The UAE has cemented itself as one of the most innovative countries in the world, and the same stands for its space missions. From docking a rover on the moon to sending an Emirati astronaut for a six-month trip to the space station, 2023 is set to be the country’s most eventful year for space exploration.
Astronaut Sultan Al Neyadi will undertake the region’s first long-duration mission, while the Rashid Rover could become the first Arab spacecraft to reach the Moon. The forthcoming projects come after a string of accomplishments by the UAE, including reaching Mars with its Hope Probe in 2021 and launching Hazza Al Mansouri, the first Emirati astronaut into space in 2019.
In addition to this, the Mohammed bin Rashid Space Centre (MBRSC) will also be executing a list of advanced missions the following year. Find out more about them below.
The Rashid Rover
View this post on Instagram
The 10-kilogram rover is set to launch in November from Cape Canaveral in Florida. The rover will be placed inside a Japanese lunar lander called Hakuto-R Mission 1, and together the spacecraft will take off on a Falcon 9 rocket. The journey is said to take a time duration of three months in total and is expected to land on the moon early next year. If the mission carries out successfully, the UAE will establish itself as the first Arab country to reach the moon.
First Emirati astronaut on an ISS mission
Dr Sultan Al Neyadi will become the first Arab astronaut to fly in a SpaceX Falcon 9 rocket. The former IT professional will ride the Crew Dragon Capsule to the International Space Station next year in spring for a period of six months. The 41-year-old had also assisted the UAE’s first space mission during an eight-day trip to ISS. This mission will be the first long-duration space mission by an Arab country and is expected to present a spacewalk by an Arab astronaut.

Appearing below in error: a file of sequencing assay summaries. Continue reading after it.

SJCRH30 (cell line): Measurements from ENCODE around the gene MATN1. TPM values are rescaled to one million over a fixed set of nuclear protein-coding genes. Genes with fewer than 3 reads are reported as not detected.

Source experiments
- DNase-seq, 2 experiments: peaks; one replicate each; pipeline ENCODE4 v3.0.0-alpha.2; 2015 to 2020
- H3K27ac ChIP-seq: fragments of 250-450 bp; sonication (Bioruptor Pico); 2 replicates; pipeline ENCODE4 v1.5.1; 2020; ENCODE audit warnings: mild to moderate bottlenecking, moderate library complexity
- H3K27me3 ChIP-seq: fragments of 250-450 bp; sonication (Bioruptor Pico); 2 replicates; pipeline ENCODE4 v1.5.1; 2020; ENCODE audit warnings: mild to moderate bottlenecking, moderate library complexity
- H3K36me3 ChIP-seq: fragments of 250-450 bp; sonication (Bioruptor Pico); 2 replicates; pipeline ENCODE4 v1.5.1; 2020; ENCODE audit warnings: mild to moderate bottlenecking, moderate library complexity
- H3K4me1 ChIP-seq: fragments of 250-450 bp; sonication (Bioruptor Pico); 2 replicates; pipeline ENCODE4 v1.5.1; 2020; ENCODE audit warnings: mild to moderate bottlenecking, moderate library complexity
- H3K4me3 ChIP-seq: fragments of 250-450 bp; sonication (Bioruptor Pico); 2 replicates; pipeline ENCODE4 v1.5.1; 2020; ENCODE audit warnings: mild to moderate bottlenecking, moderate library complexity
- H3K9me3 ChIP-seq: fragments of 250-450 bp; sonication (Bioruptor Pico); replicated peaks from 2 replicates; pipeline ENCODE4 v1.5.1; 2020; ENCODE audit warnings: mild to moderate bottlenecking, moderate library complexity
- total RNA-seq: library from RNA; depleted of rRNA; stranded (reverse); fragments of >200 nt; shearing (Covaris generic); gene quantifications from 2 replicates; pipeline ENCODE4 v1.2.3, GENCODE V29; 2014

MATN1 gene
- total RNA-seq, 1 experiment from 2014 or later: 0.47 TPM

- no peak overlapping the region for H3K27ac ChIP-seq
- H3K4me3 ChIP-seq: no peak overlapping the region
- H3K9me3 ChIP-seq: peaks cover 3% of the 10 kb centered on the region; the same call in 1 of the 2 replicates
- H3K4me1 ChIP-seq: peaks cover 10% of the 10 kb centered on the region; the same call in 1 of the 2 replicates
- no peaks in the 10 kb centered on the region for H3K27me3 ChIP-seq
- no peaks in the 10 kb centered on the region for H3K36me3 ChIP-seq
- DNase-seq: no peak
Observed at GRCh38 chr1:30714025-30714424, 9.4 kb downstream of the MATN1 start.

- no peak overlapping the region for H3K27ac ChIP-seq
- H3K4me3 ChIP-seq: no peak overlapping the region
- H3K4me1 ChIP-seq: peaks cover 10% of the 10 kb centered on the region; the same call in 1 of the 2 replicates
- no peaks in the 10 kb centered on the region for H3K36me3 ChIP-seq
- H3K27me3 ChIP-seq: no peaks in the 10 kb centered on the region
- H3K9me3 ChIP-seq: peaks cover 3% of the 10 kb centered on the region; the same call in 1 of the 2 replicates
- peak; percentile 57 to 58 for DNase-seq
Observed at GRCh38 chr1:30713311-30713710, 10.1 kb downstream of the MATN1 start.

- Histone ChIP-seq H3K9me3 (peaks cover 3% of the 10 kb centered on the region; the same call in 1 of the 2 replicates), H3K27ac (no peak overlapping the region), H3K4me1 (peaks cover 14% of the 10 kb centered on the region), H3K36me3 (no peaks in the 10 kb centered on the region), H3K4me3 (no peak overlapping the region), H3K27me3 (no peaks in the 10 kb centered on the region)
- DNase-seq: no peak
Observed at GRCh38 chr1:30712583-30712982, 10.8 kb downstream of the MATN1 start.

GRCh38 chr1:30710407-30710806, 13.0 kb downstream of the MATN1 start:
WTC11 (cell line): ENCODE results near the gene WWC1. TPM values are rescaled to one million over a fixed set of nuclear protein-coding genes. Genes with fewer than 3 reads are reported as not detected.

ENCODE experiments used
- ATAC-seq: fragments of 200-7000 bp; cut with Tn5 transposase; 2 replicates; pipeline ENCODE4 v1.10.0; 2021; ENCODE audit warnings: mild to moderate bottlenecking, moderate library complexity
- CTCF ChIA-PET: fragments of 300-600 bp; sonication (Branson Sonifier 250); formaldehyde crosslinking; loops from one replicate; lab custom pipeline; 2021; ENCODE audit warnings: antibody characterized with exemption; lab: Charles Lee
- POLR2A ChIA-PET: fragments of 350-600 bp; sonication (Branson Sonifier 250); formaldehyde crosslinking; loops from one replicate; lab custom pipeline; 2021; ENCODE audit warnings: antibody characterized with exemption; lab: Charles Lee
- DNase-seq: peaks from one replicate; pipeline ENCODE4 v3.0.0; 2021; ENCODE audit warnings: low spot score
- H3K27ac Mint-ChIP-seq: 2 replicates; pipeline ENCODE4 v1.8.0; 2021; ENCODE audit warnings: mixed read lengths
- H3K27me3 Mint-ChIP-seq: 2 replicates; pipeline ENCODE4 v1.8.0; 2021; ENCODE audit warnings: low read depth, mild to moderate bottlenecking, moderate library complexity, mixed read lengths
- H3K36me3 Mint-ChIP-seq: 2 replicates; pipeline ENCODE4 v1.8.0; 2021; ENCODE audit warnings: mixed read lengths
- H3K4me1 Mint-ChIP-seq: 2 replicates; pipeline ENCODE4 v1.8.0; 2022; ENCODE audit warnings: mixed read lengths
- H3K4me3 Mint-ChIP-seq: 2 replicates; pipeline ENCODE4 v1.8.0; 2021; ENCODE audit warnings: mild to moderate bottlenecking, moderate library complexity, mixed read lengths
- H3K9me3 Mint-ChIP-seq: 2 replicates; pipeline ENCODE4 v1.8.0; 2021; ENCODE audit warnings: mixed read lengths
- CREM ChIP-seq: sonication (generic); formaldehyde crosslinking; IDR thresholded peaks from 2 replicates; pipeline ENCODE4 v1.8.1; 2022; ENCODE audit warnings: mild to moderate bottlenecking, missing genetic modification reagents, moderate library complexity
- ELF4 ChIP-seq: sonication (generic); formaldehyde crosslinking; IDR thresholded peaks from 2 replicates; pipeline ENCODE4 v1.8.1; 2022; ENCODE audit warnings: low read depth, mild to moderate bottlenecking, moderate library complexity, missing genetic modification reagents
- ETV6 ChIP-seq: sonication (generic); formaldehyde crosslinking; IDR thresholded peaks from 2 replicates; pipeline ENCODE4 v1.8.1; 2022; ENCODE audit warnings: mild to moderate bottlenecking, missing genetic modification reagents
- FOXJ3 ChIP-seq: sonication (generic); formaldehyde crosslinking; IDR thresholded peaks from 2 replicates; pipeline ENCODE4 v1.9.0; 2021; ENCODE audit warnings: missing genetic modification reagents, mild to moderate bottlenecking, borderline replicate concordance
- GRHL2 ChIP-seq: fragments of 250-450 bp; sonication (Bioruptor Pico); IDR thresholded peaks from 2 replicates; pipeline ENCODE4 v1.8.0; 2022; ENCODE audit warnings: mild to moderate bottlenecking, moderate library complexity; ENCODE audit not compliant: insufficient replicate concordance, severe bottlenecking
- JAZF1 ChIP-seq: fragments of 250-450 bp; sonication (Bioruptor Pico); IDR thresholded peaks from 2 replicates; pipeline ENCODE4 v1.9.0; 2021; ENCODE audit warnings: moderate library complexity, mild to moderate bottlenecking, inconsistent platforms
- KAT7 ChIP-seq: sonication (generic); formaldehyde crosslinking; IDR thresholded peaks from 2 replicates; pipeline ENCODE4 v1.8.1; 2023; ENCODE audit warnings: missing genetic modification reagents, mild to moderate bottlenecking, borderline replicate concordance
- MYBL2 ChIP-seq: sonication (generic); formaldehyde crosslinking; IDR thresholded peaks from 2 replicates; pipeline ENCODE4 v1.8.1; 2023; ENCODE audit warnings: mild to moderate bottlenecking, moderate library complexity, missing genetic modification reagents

Named after President HH Sheikh Mohamed bin Zayed Al Nahyan, the UAE expects to launch the 800-kilogram satellite into orbit on a SpaceX ride-sharing mission aboard a Falcon 9 rocket later next year. The region’s most powerful advanced-imaging satellite is built entirely by Emirati engineers with 90% of the mechanical and 50% of the electronic modules built in the country. The MBRSC is also working with five private companies in the UAE to manufacture the satellite, including aerospace company Strata, engineering solutions company EPI, management consultancy Rockford Xellerix, Halcon, and Falcon Group.
Payload Hosting Initiative Satellite
A mini demo satellite with distinct payloads is also planned for launch next year. Established under the payload initiative by the United Nations, the MBRSC has manufactured the PHI-Demo satellite while two private companies have added their payloads. One of the payloads is built by UK-based company SteamJet Space Systems and is a propulsion subsystem that utilizes water to fuel the spacecraft and the second payload was built by OQ Technology, a US company that plans to build a global satellite constellation devoted to 5G. A second satellite called PHI-1 will also be built in partnership with the UN’s space office.
Read Next: What Sheikh Mohamed bin Zayed Told UAE’s First Astronaut Ahead of the Historic Space Mission